Cover Image - A Season For Tea: Contemplation And Closure

A Season for Tea: Contemplation and Closure

By Sean Inderbitzen, LCSW

Solace & Sipping Tea

Winter in Duluth, Minnesota is frosty. A city built around the time of the civil war, it rests, unencumbered by its cityscape along the wavy coast of Lake Superior. It truly is a magnificent sight, with its man-made landscape almost seamlessly merge into its snowy forest surrounding. That’s the beautiful part of this part of the world, it’s hard to know where man’s work ends and where mother nature begins. And at this time of year it’s all covered in white. However I must highlight the need for tea in this season.

As a person on the spectrum, I’ve spent the better part of the last few years giving talks, writing articles, winning research grants, and a fair amount of teaching. Most of my work has been highlighting the mental health needs of those on the spectrum, and clients have ranged from governments to foundations, and spanned physicians to psychologists. And yet with all this success I find not nearly as much joy in this as I do this cup of tea.

Going Slow

I’ve made a career off of being competitive and at times cold. Perhaps an adaptive reaction to my childhood or my losses, I find this way of being rather unsustainable. As a result I took a holiday in New England over Thanksgiving. I needed to get away, see family and friends, and remember who I was. And during that getaway and I recognized the need for more moments in my life to drink tea.

Moments to sit in coffee shops, listen to the northern clamor, and to allow that liquid to ease my throat. Moments to sit and watch my boys, as they build with their Legos, and tinker with their things, and to embrace the happiness of the mess that is my life. And in this mess I’ve taken a step back at work, going from working 50 hours a week down to 32.

And as I struggle to the rhythm of going slow, not being hypervigilant my nervous system comes with it. Scheduling has changed, in the sense that my work has gone from largely paid work that I must bear, to work that brings me sheer joy. It fills my mug with tea, rather than drains it, and creates space for the pain I both listen to and bear.

And for those of you who have followed my work over the seasons here at Different Brains, know I carry with me a great deal of pain. In hindsight a fair number of my earlier articles highlight the loss of a love story in my life. A love story that I once thought would be my entire future, one in which the way that person left did not leave me with a ton of answers. Which has made me think a lot about closure as I sip, and lounge against the backdrop of clamor.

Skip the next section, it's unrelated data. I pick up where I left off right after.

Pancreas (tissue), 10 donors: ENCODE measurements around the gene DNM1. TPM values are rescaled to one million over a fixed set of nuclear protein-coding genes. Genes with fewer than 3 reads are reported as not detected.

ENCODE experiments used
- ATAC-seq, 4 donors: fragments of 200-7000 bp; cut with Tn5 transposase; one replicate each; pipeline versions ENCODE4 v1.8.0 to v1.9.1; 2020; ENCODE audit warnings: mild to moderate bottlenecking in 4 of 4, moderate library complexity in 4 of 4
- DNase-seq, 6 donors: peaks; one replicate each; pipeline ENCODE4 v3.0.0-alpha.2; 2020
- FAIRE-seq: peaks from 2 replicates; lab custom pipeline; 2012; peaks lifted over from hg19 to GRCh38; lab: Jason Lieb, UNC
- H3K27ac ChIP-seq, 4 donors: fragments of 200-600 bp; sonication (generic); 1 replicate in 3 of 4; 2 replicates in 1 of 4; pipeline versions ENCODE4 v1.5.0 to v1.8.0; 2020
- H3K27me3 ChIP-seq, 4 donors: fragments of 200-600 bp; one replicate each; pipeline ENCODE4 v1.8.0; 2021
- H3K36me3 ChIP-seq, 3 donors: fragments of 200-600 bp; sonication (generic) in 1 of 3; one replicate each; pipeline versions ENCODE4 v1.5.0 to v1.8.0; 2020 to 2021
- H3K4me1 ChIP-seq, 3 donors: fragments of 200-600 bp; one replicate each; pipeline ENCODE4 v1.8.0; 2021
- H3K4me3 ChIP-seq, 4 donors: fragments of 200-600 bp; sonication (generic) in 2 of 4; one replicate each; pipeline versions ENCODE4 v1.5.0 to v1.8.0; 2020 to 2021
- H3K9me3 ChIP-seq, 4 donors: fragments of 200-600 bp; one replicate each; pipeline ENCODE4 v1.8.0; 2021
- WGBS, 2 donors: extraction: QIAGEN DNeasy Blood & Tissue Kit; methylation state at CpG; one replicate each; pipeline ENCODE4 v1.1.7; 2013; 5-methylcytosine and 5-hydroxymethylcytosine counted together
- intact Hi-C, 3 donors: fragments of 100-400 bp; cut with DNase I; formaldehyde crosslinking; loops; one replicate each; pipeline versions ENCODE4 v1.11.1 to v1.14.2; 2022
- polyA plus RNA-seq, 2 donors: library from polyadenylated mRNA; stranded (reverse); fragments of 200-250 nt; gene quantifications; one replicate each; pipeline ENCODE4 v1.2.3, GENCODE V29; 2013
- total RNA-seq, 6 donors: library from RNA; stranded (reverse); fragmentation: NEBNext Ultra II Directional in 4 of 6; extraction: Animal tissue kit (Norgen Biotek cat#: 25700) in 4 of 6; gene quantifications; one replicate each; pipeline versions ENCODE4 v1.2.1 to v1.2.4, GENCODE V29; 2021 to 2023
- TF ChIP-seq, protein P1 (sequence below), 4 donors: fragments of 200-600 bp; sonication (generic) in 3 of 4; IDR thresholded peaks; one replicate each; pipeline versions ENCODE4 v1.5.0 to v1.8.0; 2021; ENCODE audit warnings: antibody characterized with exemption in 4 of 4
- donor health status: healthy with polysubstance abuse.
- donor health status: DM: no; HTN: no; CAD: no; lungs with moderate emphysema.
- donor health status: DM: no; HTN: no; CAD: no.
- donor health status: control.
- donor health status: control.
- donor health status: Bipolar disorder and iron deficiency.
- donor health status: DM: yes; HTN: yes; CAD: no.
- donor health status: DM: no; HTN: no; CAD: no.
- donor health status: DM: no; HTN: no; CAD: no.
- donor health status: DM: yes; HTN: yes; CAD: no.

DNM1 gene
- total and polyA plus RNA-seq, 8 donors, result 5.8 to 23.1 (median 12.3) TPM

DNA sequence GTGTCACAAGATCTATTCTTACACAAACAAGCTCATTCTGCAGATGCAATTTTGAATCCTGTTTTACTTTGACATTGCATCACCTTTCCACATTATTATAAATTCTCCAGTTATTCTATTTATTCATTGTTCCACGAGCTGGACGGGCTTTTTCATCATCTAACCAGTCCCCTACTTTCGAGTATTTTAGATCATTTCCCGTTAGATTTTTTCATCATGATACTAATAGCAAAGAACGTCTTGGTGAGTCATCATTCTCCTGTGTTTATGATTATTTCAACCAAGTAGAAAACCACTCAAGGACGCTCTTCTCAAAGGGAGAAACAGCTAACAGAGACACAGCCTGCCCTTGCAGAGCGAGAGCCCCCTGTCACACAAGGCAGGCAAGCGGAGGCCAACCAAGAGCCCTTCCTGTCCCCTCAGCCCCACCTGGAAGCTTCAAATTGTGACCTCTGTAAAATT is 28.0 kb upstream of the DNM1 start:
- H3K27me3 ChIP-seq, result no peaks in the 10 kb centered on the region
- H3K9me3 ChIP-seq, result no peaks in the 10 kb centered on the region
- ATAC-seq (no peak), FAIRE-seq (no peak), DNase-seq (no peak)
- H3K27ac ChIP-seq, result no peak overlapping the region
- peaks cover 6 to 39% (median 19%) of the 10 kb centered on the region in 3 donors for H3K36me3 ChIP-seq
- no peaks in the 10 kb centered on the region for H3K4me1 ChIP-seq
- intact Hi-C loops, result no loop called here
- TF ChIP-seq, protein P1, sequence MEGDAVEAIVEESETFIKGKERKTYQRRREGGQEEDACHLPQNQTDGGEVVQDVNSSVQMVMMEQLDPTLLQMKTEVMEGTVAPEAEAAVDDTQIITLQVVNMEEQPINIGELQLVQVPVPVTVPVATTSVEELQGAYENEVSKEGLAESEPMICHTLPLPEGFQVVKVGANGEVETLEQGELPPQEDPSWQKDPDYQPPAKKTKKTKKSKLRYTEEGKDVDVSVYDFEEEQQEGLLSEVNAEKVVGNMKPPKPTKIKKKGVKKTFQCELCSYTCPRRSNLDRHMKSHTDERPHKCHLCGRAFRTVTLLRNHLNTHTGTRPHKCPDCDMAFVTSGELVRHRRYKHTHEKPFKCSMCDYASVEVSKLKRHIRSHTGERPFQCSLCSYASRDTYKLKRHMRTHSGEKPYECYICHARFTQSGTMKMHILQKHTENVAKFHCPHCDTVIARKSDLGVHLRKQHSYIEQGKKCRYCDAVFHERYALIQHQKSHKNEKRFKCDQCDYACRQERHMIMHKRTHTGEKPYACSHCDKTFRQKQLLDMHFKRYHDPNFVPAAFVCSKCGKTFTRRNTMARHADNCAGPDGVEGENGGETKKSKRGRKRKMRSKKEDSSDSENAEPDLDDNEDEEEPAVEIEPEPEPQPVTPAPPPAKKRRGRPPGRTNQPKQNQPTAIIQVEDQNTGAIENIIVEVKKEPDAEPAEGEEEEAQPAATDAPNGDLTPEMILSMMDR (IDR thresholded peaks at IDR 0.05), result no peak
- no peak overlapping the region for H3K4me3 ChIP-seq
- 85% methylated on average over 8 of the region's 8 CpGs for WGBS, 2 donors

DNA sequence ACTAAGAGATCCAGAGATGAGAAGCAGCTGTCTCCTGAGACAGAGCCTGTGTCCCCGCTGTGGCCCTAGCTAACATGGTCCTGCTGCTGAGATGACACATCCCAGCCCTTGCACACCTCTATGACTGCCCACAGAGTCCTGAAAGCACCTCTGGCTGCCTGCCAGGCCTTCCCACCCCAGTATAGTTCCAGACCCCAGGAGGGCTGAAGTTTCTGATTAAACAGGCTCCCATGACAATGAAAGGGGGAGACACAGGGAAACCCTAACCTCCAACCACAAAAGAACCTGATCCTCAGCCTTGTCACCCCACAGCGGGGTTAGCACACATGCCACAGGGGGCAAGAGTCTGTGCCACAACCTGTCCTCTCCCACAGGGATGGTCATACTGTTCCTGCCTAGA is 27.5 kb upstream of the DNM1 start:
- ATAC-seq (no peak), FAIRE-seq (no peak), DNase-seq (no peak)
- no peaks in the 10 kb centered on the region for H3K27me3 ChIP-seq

Seeking Answers

Closure when I started this journey with Different Brains really meant getting some answers. To which there were none. The only answers were a series of frequent panic attacks, screaming on the phone to amazing friends, and texting lots of people who knew I needed a great deal of love. For a while the pain was about me, and what I did to lead to the end of the relationship (of which some was my responsibility). In many ways those early questions haunted me much like a ghost which thanks to my neurology, my own traumatic history, and the events of the relationship ending was a frequent source of self-flagellation. Akin to the Catholics who whip themselves to pay penance, so too did I inflict pain wondering what I had done to deserve such treatment. But in this dark space I had to begin to face myself, and my many parts.

Parts of me that I didn’t like that much, fast part’s (hypervigilant parts), fix it parts (managers), and some exiles. And those exiles parts, oh how lonely they were in that darkness of self-disgust, and how hidden they were. However as these parts have come to the surface, and I have come to trust them as they have me, that idea of closure has shifted. It has required more moments to sip and listen.


Listening to the feedback of others on how the relationship I was in really was unhealthy from the start. Listening to my therapist who repeatedly reflects back to me how I have parts that willfully engage in ignorance to believe whatever myth others fabricate. Like the myth of being someone’s person, and that they could walk off without so much as trying or any kind of explanation. And yet somehow they can, somehow a person can be that horrible, not try, and move on as if you never met a thing to them.

And in that solace of acknowledging the bitter truth of how that person did not love me is a deeper truth. The truth that I don’t have to live with them anymore. I never have to speak to them, see them, or even acknowledge their existence. And in that is freedom. The freedom to know I never have to tolerate this type of treatment again.


So closure has changed, it has gone from holding the torch for someone I thought was the love of my life, too acknowledging the rather difficult facts, and receiving that I need time. Time to meet people like the generous, kind and brilliant mentor I have Dr. Stephen Porges, who continues to challenge me to be open and expansive in my thinking. Time to watch my boys grow-up. Time to enjoy the northern clamor, reading, people watching, and writing.  But for now the warmth of sipping.

Sean is a Behavioral Health Therapist, and lives with an Autism Spectrum Disorder. He has a caseload with 33% of his patients that live with ASD and varying comorbid psychiatric conditions. Prior to being a mental health clinician, he was a Vocational Rehabilitation Specialist for Wisconsin Division of Vocational Rehabilitation for 3 years. He was also appointed by Governor Walker to the Statewide Independent Living Council of Wisconsin. He is an incoming member to the Motivational Interviewing Network of Trainers, and provides training on motivational interviewing, ASD and employment, and ASD and comorbid psychiatric conditions. For more info, find him at or on LinkedIn.